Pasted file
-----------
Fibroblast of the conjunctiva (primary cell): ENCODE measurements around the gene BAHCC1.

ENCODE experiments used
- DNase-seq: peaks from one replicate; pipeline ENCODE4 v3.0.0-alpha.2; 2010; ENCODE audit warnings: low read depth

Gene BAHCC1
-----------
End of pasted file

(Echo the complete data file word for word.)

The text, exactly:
Fibroblast of the conjunctiva (primary cell): ENCODE measurements around the gene BAHCC1.

ENCODE experiments used
- DNase-seq: peaks from one replicate; pipeline ENCODE4 v3.0.0-alpha.2; 2010; ENCODE audit warnings: low read depth

Gene BAHCC1